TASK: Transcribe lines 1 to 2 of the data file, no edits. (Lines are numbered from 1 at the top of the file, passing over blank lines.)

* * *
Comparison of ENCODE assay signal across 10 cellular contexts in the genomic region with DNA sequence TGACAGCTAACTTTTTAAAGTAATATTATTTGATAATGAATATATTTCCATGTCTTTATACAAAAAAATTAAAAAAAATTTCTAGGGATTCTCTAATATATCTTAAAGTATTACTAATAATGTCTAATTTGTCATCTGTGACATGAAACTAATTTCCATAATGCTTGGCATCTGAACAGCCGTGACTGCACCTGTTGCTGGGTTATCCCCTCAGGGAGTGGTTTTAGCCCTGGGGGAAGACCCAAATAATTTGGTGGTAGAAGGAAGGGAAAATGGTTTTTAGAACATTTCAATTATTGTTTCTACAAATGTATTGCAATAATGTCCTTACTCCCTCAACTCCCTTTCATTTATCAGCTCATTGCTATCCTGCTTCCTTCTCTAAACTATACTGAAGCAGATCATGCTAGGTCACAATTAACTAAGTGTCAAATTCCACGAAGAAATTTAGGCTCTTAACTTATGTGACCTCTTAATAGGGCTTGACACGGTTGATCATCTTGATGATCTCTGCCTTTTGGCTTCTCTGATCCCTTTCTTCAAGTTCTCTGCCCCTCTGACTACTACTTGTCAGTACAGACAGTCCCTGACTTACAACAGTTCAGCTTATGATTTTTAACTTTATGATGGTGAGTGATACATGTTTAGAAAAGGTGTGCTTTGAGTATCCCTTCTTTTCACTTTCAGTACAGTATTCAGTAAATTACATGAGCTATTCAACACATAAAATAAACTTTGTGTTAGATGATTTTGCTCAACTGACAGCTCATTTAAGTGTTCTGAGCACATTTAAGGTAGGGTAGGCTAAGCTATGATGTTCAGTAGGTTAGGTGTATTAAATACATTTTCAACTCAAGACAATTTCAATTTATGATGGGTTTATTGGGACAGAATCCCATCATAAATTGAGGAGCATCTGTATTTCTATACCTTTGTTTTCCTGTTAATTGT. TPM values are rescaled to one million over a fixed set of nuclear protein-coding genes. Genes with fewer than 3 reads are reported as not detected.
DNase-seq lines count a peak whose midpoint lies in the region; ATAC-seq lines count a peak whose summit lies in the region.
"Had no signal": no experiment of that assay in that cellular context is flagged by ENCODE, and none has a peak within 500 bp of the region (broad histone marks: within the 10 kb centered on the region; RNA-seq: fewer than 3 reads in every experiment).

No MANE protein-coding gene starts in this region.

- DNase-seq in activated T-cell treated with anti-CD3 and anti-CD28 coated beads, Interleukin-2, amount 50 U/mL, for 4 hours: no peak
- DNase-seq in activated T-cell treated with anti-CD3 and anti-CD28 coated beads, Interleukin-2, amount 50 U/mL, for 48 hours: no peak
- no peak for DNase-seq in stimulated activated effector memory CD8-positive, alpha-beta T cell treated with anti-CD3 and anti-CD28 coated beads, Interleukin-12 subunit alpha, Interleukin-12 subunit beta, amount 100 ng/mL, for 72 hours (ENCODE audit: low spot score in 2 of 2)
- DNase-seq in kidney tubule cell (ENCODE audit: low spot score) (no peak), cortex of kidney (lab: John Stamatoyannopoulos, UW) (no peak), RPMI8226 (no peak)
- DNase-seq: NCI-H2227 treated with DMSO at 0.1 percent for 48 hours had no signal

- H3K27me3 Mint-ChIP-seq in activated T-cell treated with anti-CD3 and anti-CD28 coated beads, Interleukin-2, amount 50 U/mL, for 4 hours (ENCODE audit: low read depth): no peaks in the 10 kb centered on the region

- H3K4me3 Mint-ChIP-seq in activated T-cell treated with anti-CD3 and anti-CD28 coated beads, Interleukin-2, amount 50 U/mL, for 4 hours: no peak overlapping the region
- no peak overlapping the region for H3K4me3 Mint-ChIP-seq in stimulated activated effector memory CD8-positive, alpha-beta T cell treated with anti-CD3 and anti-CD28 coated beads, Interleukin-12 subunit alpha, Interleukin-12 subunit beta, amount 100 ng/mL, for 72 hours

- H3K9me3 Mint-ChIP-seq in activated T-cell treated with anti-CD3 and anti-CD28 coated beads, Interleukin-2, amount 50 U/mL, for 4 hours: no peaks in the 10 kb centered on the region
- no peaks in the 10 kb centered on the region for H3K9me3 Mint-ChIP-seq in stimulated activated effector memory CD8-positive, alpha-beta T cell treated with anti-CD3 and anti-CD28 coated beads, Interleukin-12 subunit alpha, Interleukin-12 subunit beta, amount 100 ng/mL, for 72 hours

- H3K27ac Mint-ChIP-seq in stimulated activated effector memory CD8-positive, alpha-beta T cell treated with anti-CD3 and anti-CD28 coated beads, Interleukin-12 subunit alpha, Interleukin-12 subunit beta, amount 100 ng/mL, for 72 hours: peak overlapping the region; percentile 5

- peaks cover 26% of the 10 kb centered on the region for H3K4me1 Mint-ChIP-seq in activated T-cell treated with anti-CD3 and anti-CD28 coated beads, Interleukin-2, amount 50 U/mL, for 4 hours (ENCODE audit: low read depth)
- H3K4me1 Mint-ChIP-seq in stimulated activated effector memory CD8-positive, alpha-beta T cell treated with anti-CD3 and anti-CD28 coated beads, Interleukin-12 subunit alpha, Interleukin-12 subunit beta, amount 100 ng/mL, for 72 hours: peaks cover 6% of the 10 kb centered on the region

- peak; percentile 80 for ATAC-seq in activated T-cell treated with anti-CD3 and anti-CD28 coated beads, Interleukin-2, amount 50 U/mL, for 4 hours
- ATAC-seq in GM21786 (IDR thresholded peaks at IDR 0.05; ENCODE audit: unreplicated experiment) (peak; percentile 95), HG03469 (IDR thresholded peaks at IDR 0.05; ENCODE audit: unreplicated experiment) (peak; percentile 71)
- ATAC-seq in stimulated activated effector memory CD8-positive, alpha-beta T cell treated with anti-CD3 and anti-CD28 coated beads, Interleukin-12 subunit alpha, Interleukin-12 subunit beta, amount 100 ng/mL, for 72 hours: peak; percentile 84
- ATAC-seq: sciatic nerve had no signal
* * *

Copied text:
Comparison of ENCODE assay signal across 10 cellular contexts in the genomic region with DNA sequence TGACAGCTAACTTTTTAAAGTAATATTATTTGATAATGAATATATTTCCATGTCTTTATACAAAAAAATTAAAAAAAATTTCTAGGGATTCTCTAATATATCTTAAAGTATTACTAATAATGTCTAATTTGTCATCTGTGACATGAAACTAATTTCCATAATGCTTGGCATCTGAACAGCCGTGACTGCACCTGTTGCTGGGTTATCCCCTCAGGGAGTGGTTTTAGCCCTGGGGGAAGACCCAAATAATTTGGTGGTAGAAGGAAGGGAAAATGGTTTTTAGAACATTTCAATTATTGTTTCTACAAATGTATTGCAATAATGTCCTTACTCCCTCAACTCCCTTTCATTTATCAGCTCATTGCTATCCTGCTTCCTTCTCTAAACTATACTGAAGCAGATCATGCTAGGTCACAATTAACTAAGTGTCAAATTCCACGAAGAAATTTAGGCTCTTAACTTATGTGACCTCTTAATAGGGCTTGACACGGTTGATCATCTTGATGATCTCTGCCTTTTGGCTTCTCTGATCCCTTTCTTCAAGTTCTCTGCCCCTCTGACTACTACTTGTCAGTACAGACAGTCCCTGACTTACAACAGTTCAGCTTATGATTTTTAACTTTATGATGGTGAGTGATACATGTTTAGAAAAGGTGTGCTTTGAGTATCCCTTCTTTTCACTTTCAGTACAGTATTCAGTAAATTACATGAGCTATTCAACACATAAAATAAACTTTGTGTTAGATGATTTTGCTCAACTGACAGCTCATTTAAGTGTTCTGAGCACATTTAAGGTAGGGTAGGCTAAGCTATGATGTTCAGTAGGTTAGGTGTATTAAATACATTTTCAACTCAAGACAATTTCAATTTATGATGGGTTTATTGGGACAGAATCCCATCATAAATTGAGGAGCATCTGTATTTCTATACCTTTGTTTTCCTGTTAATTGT. TPM values are rescaled to one million over a fixed set of nuclear protein-coding genes. Genes with fewer than 3 reads are reported as not detected.
DNase-seq lines count a peak whose midpoint lies in the region; ATAC-seq lines count a peak whose summit lies in the region.